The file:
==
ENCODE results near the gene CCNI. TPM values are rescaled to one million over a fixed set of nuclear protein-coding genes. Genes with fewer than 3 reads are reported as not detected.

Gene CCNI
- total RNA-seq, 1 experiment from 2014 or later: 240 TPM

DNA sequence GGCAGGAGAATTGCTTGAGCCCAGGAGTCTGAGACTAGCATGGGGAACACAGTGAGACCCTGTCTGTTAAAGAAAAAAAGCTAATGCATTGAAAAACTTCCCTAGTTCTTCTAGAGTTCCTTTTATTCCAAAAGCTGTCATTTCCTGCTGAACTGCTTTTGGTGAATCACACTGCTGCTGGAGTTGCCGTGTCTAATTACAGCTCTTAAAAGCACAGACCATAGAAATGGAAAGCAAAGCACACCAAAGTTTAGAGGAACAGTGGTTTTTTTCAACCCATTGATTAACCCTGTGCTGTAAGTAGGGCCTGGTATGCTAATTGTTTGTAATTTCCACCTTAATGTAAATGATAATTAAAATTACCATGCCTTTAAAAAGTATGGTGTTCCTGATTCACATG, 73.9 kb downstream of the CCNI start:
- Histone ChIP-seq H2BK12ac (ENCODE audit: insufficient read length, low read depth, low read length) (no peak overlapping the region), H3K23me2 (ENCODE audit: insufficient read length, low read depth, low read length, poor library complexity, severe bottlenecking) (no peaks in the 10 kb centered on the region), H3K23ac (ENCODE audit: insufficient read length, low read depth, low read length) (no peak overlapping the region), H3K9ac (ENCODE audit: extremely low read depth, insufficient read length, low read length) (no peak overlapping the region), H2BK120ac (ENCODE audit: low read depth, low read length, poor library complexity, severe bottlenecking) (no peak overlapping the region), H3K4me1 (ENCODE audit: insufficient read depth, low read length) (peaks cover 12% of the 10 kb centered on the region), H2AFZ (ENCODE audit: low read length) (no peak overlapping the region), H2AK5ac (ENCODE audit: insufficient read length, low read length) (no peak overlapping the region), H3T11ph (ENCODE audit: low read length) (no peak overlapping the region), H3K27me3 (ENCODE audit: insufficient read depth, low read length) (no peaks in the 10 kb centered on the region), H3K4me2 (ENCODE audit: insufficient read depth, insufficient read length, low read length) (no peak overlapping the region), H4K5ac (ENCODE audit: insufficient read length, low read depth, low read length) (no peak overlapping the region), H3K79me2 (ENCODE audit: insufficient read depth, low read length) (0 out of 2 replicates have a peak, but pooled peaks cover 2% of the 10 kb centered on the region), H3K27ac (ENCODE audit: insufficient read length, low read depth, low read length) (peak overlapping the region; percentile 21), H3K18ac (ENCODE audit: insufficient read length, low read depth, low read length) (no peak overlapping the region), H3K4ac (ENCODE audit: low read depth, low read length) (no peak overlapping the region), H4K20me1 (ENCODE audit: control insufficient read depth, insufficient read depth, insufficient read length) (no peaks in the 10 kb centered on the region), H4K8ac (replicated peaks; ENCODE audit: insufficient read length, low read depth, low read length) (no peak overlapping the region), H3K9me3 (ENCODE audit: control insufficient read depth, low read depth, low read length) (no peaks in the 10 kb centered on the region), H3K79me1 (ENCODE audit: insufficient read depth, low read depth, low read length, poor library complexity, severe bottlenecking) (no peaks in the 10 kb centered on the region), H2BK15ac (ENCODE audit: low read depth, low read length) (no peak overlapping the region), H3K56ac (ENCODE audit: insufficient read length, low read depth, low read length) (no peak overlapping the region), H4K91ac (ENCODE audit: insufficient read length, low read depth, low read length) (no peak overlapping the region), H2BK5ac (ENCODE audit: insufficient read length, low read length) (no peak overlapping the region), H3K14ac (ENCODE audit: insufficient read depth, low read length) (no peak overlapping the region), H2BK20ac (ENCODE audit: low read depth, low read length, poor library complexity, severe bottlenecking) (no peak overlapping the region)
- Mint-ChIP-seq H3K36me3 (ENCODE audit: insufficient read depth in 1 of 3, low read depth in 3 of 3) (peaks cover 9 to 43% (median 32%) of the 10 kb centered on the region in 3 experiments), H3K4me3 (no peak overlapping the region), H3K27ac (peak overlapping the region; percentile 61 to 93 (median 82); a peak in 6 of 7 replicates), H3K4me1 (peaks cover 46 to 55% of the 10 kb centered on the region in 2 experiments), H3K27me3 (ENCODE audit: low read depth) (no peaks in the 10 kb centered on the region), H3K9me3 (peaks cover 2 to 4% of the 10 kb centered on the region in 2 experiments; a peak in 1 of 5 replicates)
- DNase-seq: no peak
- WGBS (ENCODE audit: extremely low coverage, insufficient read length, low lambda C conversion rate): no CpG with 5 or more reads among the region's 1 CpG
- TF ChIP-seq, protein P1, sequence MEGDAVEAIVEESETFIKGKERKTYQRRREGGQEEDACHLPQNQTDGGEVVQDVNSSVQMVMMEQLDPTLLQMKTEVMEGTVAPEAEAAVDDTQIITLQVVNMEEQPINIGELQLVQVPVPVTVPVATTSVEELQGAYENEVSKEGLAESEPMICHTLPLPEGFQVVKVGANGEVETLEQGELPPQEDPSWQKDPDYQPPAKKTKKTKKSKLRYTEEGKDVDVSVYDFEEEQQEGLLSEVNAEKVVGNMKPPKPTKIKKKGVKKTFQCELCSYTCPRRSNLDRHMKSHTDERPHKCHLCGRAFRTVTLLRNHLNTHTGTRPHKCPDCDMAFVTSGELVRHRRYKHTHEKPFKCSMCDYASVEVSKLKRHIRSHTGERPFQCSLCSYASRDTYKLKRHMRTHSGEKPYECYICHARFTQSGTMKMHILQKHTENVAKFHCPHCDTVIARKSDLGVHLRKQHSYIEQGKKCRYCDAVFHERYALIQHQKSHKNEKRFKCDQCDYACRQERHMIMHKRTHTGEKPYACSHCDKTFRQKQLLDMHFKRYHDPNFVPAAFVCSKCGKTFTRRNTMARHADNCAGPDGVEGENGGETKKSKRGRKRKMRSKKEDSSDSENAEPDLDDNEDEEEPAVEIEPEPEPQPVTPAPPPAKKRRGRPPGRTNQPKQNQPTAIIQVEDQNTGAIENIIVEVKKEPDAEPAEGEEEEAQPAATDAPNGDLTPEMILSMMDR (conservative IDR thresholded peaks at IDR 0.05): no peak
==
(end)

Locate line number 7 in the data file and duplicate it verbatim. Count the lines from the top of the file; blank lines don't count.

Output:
- DNase-seq: no peak